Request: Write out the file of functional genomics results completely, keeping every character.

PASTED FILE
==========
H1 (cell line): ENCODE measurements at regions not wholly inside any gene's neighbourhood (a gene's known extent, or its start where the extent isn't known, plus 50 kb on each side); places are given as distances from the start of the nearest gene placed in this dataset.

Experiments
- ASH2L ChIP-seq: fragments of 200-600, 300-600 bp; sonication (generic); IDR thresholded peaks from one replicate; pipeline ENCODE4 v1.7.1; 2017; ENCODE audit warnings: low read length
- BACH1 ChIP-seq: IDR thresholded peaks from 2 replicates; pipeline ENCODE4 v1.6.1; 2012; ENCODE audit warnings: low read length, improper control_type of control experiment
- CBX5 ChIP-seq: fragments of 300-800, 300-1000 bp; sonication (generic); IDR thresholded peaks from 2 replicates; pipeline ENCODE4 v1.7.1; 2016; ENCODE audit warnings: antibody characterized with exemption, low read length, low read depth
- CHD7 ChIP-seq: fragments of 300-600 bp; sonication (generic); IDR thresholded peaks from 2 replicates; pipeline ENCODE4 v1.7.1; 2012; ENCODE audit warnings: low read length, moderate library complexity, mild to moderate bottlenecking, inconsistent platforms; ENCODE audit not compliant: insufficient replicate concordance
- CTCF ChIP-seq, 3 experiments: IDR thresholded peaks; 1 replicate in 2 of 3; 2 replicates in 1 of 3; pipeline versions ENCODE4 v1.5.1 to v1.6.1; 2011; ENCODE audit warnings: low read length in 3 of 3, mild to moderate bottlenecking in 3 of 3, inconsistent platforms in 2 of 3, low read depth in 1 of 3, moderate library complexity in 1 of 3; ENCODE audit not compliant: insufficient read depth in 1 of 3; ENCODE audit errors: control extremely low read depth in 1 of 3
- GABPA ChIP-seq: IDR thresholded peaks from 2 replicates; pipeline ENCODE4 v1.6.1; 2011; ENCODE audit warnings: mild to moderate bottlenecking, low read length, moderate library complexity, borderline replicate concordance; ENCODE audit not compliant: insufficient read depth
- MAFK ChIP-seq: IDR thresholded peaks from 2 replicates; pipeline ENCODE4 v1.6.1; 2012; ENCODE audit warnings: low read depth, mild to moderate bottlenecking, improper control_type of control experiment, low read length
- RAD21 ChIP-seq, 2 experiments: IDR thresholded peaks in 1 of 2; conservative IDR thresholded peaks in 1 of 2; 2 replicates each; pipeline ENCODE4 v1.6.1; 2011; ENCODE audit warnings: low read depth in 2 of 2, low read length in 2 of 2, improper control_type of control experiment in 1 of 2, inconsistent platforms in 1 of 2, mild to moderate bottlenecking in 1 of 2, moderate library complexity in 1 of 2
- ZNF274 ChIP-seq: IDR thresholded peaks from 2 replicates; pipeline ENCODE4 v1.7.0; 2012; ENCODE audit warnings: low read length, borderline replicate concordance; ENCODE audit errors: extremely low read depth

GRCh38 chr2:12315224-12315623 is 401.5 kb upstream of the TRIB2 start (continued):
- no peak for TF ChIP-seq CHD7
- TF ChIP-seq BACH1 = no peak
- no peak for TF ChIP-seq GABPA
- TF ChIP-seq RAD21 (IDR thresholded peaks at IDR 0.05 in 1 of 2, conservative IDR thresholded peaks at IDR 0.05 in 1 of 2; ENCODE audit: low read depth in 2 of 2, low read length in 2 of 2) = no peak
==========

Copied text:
H1 (cell line): ENCODE measurements at regions not wholly inside any gene's neighbourhood (a gene's known extent, or its start where the extent isn't known, plus 50 kb on each side); places are given as distances from the start of the nearest gene placed in this dataset.

Experiments
- ASH2L ChIP-seq: fragments of 200-600, 300-600 bp; sonication (generic); IDR thresholded peaks from one replicate; pipeline ENCODE4 v1.7.1; 2017; ENCODE audit warnings: low read length
- BACH1 ChIP-seq: IDR thresholded peaks from 2 replicates; pipeline ENCODE4 v1.6.1; 2012; ENCODE audit warnings: low read length, improper control_type of control experiment
- CBX5 ChIP-seq: fragments of 300-800, 300-1000 bp; sonication (generic); IDR thresholded peaks from 2 replicates; pipeline ENCODE4 v1.7.1; 2016; ENCODE audit warnings: antibody characterized with exemption, low read length, low read depth
- CHD7 ChIP-seq: fragments of 300-600 bp; sonication (generic); IDR thresholded peaks from 2 replicates; pipeline ENCODE4 v1.7.1; 2012; ENCODE audit warnings: low read length, moderate library complexity, mild to moderate bottlenecking, inconsistent platforms; ENCODE audit not compliant: insufficient replicate concordance
- CTCF ChIP-seq, 3 experiments: IDR thresholded peaks; 1 replicate in 2 of 3; 2 replicates in 1 of 3; pipeline versions ENCODE4 v1.5.1 to v1.6.1; 2011; ENCODE audit warnings: low read length in 3 of 3, mild to moderate bottlenecking in 3 of 3, inconsistent platforms in 2 of 3, low read depth in 1 of 3, moderate library complexity in 1 of 3; ENCODE audit not compliant: insufficient read depth in 1 of 3; ENCODE audit errors: control extremely low read depth in 1 of 3
- GABPA ChIP-seq: IDR thresholded peaks from 2 replicates; pipeline ENCODE4 v1.6.1; 2011; ENCODE audit warnings: mild to moderate bottlenecking, low read length, moderate library complexity, borderline replicate concordance; ENCODE audit not compliant: insufficient read depth
- MAFK ChIP-seq: IDR thresholded peaks from 2 replicates; pipeline ENCODE4 v1.6.1; 2012; ENCODE audit warnings: low read depth, mild to moderate bottlenecking, improper control_type of control experiment, low read length
- RAD21 ChIP-seq, 2 experiments: IDR thresholded peaks in 1 of 2; conservative IDR thresholded peaks in 1 of 2; 2 replicates each; pipeline ENCODE4 v1.6.1; 2011; ENCODE audit warnings: low read depth in 2 of 2, low read length in 2 of 2, improper control_type of control experiment in 1 of 2, inconsistent platforms in 1 of 2, mild to moderate bottlenecking in 1 of 2, moderate library complexity in 1 of 2
- ZNF274 ChIP-seq: IDR thresholded peaks from 2 replicates; pipeline ENCODE4 v1.7.0; 2012; ENCODE audit warnings: low read length, borderline replicate concordance; ENCODE audit errors: extremely low read depth

GRCh38 chr2:12315224-12315623 is 401.5 kb upstream of the TRIB2 start (continued):
- no peak for TF ChIP-seq CHD7
- TF ChIP-seq BACH1 = no peak
- no peak for TF ChIP-seq GABPA
- TF ChIP-seq RAD21 (IDR thresholded peaks at IDR 0.05 in 1 of 2, conservative IDR thresholded peaks at IDR 0.05 in 1 of 2; ENCODE audit: low read depth in 2 of 2, low read length in 2 of 2) = no peak